Apple iTunes reviews allegedly written by a gaming PR agency are to be taken down, as the result of a settlement between the firm and the FTC.
Apple iTunes users can rest a little easier, now that the Federal Trade
Commission has settled with a public relations firm accused of posting fake
customer reviews for mobile gaming apps.
The original FTC complaint accused California-based Reverb Communications
iTunes Store reviews that seemed to come from ordinary game players.
"Reverb and [owner Tracie] Snitker did not disclose that they were
hired to promote the games and that they often received a percentage of the
sales," reads the FTC's Aug. 26 statement
paraphrasing its complaint
. "These facts would have been relevant to
consumers who were evaluating the endorsement and deciding whether to buy the
Under the terms of settlement between the FTC and Reverb, the latter will
need to remove any previously posted endorsements of mobile games and refrain
from making future endorsement or user claims without disclosing any "relevant
However, the FTC seems to have refrained from fining Reverb, a punishment
within its power.
"Companies, including public relations firms involved in online
marketing, need to abide by long-held principles of truth in advertising,"
Mary Engle, director of the FTC's Division of Advertising Practices, wrote in the statement posted
on the FTC's Website
. "Advertisers should not pass themselves off as
ordinary consumers touting a product, and endorsers should make it clear when
they have financial connections to sellers."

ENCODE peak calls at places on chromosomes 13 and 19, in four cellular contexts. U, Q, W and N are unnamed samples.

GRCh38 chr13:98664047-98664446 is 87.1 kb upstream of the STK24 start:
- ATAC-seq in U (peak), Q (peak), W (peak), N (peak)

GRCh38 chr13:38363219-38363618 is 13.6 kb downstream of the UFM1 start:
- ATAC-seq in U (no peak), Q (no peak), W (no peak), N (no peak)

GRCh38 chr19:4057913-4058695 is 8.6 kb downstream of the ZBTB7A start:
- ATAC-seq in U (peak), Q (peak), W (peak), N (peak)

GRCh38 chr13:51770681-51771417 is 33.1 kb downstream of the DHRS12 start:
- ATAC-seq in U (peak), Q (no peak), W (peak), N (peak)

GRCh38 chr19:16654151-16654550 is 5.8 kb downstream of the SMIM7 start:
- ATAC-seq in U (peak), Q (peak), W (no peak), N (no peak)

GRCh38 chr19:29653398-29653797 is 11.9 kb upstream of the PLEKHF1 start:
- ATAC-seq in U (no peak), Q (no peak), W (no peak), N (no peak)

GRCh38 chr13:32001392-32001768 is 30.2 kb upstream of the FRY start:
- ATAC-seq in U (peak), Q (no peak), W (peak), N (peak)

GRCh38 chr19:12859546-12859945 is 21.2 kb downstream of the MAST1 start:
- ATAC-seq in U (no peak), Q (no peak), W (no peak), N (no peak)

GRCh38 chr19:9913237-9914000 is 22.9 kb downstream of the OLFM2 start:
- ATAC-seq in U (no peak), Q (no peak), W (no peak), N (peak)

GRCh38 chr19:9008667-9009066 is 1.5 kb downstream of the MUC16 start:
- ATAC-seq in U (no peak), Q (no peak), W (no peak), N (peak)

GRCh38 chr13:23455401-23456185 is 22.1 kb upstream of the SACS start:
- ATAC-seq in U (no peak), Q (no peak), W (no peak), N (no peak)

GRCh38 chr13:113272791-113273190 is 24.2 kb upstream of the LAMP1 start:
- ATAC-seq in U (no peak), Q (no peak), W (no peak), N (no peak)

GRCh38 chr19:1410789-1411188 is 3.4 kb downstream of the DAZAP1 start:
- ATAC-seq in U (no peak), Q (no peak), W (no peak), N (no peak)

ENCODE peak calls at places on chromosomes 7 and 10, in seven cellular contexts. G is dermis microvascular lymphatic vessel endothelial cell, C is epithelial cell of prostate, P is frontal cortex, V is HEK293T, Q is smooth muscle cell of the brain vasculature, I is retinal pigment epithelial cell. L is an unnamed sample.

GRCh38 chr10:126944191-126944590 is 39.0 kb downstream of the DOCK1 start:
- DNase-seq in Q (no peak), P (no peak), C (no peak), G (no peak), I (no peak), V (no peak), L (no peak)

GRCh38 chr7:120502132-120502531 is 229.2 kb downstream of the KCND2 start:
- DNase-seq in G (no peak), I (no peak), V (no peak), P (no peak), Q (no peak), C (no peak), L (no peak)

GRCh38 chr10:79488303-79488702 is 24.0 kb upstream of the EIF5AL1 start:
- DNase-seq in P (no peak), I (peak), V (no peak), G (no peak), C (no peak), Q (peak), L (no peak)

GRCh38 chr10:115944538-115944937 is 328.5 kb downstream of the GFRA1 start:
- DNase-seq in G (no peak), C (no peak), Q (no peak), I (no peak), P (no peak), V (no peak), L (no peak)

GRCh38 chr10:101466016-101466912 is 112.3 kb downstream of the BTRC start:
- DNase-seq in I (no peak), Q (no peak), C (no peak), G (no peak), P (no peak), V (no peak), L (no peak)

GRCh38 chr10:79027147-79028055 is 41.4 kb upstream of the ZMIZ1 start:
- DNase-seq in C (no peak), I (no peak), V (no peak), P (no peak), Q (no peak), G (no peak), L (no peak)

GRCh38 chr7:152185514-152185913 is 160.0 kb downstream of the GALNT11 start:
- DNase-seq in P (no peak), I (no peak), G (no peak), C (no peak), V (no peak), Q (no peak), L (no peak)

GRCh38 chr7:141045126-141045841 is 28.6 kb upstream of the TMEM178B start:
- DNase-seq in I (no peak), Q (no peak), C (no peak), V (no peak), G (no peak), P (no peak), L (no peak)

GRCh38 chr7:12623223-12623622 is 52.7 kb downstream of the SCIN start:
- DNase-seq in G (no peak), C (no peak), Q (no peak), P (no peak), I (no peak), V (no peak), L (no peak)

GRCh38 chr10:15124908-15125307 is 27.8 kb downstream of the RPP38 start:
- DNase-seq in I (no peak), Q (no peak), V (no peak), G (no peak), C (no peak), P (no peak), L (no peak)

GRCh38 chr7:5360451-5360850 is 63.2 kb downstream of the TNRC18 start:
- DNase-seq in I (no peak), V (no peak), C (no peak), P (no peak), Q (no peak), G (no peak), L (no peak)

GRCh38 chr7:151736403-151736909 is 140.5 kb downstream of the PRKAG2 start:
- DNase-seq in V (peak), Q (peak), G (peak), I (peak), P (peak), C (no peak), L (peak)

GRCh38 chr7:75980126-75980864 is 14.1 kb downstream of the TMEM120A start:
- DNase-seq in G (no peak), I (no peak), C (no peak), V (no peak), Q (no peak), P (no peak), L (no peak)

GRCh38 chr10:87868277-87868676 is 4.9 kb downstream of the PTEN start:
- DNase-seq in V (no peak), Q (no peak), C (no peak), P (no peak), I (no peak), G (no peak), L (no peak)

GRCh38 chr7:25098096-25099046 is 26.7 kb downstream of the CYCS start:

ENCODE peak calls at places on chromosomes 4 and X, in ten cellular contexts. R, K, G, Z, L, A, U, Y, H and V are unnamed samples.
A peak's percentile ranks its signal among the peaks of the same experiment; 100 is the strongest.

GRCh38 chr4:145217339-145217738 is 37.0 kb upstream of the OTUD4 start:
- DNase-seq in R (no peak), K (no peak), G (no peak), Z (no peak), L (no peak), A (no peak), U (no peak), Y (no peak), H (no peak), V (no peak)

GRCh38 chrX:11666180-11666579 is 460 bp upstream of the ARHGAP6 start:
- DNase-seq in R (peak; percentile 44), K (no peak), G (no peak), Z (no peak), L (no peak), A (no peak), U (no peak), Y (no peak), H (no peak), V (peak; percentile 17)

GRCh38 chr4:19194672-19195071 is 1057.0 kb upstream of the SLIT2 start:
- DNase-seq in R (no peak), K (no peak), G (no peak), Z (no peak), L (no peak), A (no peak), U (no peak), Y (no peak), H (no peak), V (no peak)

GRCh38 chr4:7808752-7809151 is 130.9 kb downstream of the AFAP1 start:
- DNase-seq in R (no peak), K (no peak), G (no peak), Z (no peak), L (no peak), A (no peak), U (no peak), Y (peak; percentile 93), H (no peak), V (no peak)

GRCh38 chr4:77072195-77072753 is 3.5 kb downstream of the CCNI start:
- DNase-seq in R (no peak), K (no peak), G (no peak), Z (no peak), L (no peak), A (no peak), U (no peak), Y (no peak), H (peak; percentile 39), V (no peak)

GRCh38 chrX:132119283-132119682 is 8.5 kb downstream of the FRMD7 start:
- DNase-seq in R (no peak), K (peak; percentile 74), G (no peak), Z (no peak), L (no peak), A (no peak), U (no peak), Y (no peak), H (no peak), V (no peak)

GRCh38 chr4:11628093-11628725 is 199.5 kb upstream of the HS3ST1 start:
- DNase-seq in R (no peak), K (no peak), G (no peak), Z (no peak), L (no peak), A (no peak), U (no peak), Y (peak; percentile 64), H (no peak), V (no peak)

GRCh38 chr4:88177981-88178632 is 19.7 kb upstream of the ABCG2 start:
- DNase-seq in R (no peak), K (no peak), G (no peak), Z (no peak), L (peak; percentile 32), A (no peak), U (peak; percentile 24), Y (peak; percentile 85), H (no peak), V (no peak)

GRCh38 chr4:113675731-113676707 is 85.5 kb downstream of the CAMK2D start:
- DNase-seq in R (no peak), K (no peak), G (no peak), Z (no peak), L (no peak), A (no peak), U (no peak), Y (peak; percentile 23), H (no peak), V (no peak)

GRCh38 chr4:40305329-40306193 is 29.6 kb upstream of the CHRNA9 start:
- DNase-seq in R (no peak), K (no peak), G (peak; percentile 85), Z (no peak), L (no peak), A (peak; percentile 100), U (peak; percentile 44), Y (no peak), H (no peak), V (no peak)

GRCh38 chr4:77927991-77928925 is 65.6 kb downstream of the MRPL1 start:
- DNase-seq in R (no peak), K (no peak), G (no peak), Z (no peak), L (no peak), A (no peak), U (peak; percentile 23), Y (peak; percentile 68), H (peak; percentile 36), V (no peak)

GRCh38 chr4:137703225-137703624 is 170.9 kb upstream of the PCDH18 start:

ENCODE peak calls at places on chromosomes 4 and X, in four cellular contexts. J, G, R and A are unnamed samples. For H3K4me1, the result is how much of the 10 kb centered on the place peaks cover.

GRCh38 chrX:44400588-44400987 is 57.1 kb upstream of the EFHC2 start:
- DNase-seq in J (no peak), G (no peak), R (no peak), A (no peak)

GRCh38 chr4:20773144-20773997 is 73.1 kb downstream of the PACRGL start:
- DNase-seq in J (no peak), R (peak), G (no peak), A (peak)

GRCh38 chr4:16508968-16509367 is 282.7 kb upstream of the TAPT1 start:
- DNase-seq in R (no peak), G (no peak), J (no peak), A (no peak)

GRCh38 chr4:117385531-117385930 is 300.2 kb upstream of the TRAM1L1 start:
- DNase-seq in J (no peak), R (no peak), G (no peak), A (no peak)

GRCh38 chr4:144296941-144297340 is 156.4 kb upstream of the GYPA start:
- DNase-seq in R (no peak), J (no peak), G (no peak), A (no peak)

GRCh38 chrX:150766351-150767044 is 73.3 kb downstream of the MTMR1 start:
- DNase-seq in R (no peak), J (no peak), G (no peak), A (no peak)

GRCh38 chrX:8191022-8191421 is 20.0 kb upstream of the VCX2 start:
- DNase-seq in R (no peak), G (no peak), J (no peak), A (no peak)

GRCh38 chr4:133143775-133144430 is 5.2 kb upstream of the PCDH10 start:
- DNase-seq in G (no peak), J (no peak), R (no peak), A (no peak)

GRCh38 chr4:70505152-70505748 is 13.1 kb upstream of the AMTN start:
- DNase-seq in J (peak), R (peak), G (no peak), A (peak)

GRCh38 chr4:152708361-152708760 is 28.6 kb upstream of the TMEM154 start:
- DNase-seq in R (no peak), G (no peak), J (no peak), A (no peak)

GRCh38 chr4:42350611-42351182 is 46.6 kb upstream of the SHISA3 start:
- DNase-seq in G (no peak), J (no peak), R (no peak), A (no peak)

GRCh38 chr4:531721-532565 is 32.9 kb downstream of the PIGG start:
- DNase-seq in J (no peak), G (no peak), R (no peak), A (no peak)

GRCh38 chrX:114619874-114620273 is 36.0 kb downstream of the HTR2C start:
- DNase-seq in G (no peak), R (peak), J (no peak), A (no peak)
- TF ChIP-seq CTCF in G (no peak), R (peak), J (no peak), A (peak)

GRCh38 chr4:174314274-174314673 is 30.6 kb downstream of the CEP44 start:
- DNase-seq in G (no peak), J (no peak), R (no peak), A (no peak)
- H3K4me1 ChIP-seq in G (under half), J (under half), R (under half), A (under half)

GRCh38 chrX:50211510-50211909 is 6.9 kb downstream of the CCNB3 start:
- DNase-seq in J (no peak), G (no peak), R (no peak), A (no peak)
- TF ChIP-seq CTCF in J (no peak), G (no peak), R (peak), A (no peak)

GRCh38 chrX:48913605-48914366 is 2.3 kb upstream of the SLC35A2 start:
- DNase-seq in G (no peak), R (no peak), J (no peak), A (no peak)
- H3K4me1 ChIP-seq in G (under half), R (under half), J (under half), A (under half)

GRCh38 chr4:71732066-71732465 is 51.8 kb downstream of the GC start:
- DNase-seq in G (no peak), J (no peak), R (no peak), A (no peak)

Reverb issued an official response of its own.
"Rather than continuing to spend time and money arguing," reads
the company's widely circulated statement
, "and laying off employees
to fight what we believed was a frivolous matter, we settled this case and
ended the discussion because as the FTC states: 'The consent agreement is for
settlement purposes only and does not constitute admission by the respondents
of a law violation.'"
The popularity of Apple's App Store, and developers' fervor for a
bestselling app, has led to its share of controversy over the past few months.
In December 2009, Apple pulled more than 1,000 applications from the store
after reports of a developer posting fake positive reviews. That developer,
Molinker, denied the charges leveled against it by a blogger, but was
apparently unable to persuade Apple to reinstate the apps.
In a research note around that time, analysis firm IDC
predicted that the App Store would grow to 300,000 apps by the end of 2010.
That seems to have increased pressure on Apple to weed out developers who flood
the store with useless or fraudulent applications, and to pull any apps that
cause a public uproar over good taste or decency.
However, Apple's zealousness has led to controversies of its own. In April, the
company asked a Pulitzer Prize-winning cartoonist to resubmit an iPhone app
previously rejected because of its satirical nature
. Some third-party
developers have also questioned why their apps were deleted while others with
similar content have been allowed to remain.